by Geoffrey Churchman
Director Agnieszka Holland’s movie from last year Mr Jones, set around the Stalin-mandated Ukraine famine of the mid-1930s (see our review), was sufficiently impressive to make us want to see her latest, about Czech berbalist-healer Jan Mikolášek. The movie, selected as the Czech entry for the Best International Feature Film at the 93rd Academy Awards next year, is “loosely based” on real events and the central character (as it happens, born 13 days before Hitler) cured hundreds of people using plant-based remedies.
Mikolášek was succesful enough to renovate an old mansion for his practice in the Prague suburb of Jenstejn in 1936 and reportedly there were long queues who waited their turn to get their diagnosis — from his inspecting a small bottle of their urine — and a prescription of what to ingest or apply.
Jan Mikolášek treated rich and poor alike, and when the Nazis moved into Czechia in 1939 he accepted powerful Germans among his patients during the occupation, including Hitler’s chief of staff, Martin Bormann. When Stalin’s forces replaced the Nazis in 1945, Communist officials likewise sought him out as their healer. Was he for real? The Nazis decided he was, when at Gestapo headquarters in Prague he succesfully diagnosed the ailments of 29 people from bottles of urine specimens.
Ideologically, however, Communists don’t like someone who becomes wealthy from private enterprise, and being a Christian doesn’t help in their athiest ideology. Mikolášek’s most famous client after the war was the Czechoslovak president Antsonín Zápotocký, but after the latter’s death in 1957, it was time for the Communist bosses to move in. They both feared and resented someone who they called a Charlatan, operating outside state medicine and owing nothing to the Communist dogma. So, there was a concocted show trial of both Mikolášek and his live-in assistant František Palko for supposedly having poisoned a Communist functionary with strychnine, the active ingredient in rat poison.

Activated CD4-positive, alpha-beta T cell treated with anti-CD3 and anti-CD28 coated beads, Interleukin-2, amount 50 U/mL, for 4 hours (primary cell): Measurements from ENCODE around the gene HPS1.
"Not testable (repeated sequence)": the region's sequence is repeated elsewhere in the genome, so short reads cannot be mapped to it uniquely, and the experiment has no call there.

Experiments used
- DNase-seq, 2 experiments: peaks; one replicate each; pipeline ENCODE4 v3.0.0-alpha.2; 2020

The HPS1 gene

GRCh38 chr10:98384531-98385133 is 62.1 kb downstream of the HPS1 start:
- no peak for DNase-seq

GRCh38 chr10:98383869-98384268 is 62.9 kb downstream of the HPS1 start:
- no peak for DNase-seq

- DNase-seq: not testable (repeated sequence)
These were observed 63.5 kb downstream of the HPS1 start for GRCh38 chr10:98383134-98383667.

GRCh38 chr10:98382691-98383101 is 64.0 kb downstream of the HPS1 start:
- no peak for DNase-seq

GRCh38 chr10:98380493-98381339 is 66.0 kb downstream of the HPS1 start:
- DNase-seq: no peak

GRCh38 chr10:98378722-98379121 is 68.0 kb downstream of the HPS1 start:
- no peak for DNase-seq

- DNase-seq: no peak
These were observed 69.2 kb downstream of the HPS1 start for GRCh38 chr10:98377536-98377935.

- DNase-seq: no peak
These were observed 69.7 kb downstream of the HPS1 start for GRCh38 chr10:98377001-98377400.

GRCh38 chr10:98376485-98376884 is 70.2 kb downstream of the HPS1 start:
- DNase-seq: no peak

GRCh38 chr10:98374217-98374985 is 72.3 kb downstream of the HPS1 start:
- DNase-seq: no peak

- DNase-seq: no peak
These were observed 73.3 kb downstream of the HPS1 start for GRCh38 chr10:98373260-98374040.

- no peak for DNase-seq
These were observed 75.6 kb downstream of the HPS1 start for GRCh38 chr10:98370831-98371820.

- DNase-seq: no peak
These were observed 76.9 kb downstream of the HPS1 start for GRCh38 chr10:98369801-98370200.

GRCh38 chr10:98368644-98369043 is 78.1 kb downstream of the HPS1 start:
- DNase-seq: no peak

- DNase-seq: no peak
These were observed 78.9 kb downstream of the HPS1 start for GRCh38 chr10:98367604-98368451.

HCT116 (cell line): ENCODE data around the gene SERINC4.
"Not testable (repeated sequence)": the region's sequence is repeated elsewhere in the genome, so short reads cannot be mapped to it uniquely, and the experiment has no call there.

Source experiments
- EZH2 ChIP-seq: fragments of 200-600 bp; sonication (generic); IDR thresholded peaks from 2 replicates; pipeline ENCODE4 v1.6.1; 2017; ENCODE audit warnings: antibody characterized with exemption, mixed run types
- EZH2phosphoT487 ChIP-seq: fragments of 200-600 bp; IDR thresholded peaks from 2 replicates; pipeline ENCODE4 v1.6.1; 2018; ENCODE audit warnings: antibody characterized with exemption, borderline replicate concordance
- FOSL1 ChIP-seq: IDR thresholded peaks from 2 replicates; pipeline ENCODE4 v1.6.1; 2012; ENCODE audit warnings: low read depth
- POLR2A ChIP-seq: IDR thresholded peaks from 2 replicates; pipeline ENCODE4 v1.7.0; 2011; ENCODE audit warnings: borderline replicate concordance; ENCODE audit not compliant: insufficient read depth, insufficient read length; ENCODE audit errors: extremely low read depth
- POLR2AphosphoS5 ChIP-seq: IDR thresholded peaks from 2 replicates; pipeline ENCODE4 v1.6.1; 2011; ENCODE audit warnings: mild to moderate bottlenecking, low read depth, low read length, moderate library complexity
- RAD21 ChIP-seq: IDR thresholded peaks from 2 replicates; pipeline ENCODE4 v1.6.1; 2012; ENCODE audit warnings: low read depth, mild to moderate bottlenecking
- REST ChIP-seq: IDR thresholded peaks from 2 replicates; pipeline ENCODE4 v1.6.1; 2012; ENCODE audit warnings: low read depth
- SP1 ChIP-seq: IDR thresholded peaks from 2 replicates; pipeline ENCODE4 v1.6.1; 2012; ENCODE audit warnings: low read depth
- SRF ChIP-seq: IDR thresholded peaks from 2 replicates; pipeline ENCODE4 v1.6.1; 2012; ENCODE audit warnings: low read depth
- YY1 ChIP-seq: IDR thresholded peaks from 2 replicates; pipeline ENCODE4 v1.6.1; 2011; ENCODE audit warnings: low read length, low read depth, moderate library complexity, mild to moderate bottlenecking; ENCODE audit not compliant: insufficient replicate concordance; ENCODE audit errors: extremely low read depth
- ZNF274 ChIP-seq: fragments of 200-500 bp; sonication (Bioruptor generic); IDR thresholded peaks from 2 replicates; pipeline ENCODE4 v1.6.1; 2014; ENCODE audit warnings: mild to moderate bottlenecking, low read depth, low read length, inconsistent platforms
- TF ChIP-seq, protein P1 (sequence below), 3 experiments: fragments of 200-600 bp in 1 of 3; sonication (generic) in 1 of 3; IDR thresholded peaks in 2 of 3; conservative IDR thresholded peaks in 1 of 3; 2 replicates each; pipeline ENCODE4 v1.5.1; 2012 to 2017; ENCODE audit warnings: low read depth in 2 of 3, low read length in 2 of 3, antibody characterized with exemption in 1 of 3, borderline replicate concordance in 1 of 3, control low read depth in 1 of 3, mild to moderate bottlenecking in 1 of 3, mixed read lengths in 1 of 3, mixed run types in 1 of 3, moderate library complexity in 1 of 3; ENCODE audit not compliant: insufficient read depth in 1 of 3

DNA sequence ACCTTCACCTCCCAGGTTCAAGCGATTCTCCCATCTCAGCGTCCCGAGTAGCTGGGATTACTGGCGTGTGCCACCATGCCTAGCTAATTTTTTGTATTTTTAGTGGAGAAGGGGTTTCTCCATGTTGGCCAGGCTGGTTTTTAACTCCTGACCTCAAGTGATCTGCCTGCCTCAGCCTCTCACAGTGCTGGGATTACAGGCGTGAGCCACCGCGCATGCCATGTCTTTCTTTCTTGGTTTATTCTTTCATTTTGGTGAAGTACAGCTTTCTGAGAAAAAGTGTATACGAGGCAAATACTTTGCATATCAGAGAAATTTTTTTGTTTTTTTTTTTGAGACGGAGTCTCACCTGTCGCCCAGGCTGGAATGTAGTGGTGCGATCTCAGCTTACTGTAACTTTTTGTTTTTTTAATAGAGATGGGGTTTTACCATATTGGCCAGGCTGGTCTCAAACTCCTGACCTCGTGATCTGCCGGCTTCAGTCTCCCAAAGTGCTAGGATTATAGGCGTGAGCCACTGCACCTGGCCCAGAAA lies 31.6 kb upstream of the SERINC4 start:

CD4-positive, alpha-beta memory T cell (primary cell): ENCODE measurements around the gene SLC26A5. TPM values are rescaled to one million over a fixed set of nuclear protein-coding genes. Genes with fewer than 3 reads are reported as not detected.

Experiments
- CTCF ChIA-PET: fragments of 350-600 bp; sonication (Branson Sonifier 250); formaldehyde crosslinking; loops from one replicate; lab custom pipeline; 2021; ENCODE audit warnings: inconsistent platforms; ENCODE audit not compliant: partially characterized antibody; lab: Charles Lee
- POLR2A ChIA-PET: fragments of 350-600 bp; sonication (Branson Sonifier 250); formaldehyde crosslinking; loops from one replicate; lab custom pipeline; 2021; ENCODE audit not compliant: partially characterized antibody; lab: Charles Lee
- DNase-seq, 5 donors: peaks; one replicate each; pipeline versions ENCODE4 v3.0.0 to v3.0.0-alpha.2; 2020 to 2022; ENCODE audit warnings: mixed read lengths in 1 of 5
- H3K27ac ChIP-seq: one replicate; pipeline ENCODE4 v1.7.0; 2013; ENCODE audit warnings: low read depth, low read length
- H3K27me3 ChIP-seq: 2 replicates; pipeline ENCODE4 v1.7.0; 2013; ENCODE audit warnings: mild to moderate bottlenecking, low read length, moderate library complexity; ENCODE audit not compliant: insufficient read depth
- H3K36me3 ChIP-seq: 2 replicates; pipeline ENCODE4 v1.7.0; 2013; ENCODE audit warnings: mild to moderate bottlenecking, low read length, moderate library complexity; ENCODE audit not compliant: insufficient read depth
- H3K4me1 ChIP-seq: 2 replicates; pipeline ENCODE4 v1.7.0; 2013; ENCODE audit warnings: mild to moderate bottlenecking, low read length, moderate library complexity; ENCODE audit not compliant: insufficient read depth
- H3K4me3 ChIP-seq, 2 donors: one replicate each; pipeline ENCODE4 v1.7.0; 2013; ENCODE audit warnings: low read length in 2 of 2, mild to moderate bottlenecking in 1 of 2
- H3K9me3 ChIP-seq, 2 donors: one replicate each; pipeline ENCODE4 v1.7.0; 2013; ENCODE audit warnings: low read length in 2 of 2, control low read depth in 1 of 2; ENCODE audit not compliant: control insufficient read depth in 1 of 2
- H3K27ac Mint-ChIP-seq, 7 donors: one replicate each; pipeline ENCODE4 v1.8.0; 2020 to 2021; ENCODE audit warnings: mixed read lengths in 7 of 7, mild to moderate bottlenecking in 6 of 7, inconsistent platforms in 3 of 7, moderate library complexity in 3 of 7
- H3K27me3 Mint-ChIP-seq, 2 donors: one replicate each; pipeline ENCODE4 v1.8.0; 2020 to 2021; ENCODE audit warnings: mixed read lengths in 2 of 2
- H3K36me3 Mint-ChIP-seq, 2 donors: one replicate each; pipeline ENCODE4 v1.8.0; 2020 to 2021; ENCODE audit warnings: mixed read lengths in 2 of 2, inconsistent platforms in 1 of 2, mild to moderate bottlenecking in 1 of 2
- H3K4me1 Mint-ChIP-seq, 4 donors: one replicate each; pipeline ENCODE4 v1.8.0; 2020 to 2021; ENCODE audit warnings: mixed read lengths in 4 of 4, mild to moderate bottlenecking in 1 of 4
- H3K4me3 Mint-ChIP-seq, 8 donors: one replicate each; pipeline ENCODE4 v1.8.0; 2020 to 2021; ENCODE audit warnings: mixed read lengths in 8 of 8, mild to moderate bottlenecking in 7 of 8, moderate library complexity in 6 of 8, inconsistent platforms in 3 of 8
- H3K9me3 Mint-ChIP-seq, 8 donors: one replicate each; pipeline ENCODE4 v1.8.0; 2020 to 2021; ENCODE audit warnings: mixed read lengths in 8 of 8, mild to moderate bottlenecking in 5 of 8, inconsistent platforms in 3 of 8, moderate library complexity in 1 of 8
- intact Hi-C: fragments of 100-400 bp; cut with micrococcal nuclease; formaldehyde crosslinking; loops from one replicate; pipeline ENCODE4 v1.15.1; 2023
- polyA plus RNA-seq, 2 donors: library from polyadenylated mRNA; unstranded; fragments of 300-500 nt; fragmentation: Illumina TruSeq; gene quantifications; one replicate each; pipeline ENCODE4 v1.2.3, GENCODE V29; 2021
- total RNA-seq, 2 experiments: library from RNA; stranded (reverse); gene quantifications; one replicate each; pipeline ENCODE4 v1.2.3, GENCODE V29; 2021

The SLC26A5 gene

These are the facts with which the director creates the movie and uses the technique of regular flashbacks to different events in Mikolášek’s life, some of which seem almost as concocted as the Stalinist show trial. Being speculation and supposition they can be accepted as such, but the willingness to believe it all gets tested at times.
Mikolášek is depicted as having a strong sense of morality, such as being forced to participate in a firing squad in World War One, and out of his own volition giving money to patients who were too poor to fulfill his remedies. He is also depicted as having a gay relationship with his assistant Frantisek, based on conjecture that grew from the failure of Mikolášek’s marriage and that they lived in the same house.
The movie ends with both prisoners about to be led to the courtroom to face the judge’s verdict. However, it’s probably not a spoiler to say that Mikolášek wasn’t executed as the Communist bosses wanted, as he died in December 1973.
Acting and character studies are good and the contrast of summery carefree enjoyment in the 1930s with the trauma of Communist imprisonment is effective. An official media release with director’s notes is here
Charlatan (118 minutes) is screening at the Shoreline.